Mildly interesting article in The Telegraph this week. It is not new news for this blog and something we have commented on recently but as always other people’s opinions are interesting.
I’m a buy-to-let landlord; should I still invest?
The consequences of Brexit could make for a silver lining for buy-to-let landlords, who have recently been pummelled by the Chancellor’s tax changes. Yields could rise if house prices fall, and this might also make it easier to obtain mortgages, as the income would cover more of the interest cost.
David Hollingworth, of mortgage broker London and Country, says that “if prices were to plateau that could help them add to their portfolio.” Challis agrees: “Rental demand is expected to stay strong [as more people struggle to obtain mortgages] and may even see an uplift if uncertainty is prolonged. This will create new opportunities for investors.”
What does it mean for the supply crisis?
While we don’t know whether immigration will be curbed, if there are fewer people allowed to work in the UK’s construction industry, it will exacerbate the already acute skills shortage. About 12 per cent of construction workers across the country are from abroad, and in London that rises to 23 per cent.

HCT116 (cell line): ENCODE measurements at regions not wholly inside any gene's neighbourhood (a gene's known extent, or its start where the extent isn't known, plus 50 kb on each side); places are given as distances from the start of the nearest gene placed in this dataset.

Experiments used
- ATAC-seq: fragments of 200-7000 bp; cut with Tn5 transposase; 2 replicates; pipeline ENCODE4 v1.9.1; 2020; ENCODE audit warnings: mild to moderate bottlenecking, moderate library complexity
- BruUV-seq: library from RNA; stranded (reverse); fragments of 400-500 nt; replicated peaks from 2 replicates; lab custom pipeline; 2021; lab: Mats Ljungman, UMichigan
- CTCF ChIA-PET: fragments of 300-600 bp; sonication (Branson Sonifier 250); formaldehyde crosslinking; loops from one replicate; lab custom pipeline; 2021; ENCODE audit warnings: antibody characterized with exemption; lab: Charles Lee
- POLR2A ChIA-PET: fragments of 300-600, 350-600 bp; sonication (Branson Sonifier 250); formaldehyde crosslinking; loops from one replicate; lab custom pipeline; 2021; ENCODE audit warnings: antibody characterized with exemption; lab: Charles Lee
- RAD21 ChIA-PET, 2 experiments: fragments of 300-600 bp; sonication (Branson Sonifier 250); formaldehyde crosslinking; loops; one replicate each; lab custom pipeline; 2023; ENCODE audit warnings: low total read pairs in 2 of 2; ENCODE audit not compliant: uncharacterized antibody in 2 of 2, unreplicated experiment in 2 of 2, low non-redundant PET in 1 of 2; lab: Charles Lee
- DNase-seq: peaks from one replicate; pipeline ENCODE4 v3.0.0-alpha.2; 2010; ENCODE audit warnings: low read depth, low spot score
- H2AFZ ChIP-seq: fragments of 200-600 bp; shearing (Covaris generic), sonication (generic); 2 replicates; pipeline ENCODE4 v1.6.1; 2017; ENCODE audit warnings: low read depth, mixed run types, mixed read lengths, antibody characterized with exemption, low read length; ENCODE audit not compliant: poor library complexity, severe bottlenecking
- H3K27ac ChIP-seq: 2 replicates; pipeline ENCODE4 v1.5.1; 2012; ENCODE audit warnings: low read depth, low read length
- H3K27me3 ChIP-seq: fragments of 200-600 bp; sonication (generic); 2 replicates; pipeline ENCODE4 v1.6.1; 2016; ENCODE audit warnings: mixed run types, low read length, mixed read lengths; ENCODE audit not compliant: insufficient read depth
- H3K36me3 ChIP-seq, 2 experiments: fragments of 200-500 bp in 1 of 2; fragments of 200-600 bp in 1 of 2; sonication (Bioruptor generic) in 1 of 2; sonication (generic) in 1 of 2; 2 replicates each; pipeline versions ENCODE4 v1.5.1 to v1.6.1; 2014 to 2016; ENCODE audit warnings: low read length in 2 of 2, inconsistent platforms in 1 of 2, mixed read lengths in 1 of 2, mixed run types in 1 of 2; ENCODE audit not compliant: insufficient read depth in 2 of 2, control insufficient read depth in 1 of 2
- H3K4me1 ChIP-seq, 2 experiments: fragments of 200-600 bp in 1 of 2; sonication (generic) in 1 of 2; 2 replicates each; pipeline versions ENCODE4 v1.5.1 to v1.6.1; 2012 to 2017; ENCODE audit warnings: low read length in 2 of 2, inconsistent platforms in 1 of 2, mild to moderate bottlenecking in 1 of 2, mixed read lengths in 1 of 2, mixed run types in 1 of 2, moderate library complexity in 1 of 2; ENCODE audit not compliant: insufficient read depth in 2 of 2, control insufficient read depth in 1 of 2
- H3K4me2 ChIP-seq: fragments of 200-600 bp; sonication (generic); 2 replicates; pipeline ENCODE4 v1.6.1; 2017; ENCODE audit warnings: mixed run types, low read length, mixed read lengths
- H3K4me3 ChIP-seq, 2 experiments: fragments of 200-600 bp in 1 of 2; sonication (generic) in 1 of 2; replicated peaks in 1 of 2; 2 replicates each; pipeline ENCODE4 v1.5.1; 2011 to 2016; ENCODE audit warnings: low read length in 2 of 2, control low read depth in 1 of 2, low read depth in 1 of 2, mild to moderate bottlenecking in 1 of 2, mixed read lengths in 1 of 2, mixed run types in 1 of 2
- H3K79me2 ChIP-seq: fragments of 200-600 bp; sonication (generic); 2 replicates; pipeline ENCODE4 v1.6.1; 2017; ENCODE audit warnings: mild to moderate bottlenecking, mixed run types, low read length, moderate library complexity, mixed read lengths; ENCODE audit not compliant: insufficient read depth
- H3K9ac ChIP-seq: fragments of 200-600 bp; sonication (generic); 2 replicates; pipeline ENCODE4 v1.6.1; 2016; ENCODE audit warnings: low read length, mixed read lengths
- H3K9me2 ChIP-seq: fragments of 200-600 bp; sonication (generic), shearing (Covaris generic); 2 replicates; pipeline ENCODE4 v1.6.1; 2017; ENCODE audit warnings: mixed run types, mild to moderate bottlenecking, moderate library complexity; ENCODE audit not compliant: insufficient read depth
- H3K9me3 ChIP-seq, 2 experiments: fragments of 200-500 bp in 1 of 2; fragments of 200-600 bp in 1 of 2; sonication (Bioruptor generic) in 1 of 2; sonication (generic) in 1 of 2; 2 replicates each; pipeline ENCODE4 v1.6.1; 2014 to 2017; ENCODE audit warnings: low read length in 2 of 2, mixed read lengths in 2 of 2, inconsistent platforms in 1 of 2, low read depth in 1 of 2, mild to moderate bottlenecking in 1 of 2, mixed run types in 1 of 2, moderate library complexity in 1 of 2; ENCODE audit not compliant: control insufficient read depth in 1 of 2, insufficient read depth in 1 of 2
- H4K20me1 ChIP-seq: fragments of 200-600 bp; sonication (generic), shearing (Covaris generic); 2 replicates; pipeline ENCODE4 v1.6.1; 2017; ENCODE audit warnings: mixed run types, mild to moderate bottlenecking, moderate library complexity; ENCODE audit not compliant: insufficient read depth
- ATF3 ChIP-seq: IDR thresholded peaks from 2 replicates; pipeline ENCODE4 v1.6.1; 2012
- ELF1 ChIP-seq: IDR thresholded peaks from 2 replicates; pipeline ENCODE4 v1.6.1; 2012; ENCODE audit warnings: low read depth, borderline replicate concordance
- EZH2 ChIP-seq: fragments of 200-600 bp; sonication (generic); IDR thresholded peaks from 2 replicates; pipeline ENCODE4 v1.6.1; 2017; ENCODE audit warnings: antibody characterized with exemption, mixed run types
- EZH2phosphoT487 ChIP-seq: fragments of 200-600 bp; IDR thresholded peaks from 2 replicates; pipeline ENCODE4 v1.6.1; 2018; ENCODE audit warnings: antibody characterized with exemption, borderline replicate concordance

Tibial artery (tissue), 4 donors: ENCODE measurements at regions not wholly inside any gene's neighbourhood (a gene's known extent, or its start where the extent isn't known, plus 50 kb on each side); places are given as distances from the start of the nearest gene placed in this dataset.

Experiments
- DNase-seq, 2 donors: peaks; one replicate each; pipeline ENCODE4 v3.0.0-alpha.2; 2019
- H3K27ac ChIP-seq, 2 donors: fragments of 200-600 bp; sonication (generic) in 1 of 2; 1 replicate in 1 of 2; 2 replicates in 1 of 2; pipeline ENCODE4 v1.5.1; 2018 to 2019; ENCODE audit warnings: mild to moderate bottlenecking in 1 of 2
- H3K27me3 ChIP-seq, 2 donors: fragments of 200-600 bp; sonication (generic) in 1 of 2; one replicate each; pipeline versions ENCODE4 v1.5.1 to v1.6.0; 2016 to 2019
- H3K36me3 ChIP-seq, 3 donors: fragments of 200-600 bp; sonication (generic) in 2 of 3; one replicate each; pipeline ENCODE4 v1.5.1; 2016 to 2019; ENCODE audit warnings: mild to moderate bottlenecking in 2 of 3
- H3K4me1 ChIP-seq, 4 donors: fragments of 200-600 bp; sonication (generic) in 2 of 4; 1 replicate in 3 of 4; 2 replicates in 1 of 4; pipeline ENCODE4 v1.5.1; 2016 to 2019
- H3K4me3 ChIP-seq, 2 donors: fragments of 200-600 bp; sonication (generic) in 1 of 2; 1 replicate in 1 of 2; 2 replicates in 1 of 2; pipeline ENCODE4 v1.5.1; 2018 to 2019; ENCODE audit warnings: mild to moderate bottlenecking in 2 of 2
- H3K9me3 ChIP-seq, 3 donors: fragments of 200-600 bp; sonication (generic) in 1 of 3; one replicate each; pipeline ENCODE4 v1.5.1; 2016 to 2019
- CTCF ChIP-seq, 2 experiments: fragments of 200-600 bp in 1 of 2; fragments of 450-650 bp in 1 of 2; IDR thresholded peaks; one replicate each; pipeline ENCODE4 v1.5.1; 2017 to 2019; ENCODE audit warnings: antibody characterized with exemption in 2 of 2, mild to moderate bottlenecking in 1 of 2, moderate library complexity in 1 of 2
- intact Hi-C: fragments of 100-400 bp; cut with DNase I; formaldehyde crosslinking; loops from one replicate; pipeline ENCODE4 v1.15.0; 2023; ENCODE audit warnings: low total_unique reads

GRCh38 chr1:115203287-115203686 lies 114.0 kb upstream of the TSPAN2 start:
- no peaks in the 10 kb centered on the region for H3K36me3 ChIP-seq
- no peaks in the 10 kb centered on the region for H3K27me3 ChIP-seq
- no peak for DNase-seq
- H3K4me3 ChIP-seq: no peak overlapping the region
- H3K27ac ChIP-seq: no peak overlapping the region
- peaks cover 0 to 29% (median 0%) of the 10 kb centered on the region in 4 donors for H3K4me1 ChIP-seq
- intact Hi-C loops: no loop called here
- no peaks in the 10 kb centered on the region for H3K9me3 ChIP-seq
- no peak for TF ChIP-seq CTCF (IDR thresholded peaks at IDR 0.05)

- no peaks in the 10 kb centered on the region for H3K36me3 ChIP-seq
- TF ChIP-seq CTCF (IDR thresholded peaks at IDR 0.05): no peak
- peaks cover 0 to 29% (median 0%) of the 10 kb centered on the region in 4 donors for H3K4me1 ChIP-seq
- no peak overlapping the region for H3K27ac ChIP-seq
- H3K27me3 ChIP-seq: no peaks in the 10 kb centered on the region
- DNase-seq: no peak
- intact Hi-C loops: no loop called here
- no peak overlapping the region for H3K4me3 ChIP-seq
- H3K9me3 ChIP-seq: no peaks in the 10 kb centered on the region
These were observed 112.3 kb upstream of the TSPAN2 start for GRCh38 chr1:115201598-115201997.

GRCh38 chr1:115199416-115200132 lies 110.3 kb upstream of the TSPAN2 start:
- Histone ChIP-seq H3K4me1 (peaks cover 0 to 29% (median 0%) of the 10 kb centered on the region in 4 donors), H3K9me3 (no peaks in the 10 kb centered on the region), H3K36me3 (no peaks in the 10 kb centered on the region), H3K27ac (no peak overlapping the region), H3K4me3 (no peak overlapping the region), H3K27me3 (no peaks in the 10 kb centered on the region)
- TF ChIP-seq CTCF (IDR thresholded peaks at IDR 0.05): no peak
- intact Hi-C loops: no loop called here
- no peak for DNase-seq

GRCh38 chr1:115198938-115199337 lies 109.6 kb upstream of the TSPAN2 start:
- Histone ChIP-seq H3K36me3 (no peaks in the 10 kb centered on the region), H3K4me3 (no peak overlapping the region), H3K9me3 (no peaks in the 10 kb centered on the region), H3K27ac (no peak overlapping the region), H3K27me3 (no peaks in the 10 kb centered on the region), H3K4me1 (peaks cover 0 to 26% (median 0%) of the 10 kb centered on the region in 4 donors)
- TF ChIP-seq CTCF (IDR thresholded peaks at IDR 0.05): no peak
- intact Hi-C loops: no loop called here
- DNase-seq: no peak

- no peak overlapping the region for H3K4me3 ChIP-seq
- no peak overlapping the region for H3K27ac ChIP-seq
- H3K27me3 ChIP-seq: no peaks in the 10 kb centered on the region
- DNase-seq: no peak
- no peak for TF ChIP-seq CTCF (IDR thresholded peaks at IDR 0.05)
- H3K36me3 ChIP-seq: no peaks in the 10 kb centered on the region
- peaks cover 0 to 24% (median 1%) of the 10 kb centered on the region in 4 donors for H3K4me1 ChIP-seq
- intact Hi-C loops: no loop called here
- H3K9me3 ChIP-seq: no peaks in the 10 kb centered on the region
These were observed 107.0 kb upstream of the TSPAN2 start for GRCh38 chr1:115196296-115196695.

Construction costs could jump 12 per cent as a result of the vote to leave, according to Ted Macdougal, development director for Forrest, a housebuilder.
Our housing supply-demand imbalance will not be solved any time soon: the Government’s pledge to build 200,000 homes per year is still way off target. Investment in house building is on hold and until there are enough homes built, the lack of supply could cushion house prices, regardless of Brexit.
BASTION ESTATES COMMENT: It is the supply and demand comment again but the simple summary of saying supply and demand is incredibly accurate. Rental demand will continue to grow and buying your first home will become more challenging. We can’t change this but it does support the benefits of the UK buy to let property industry.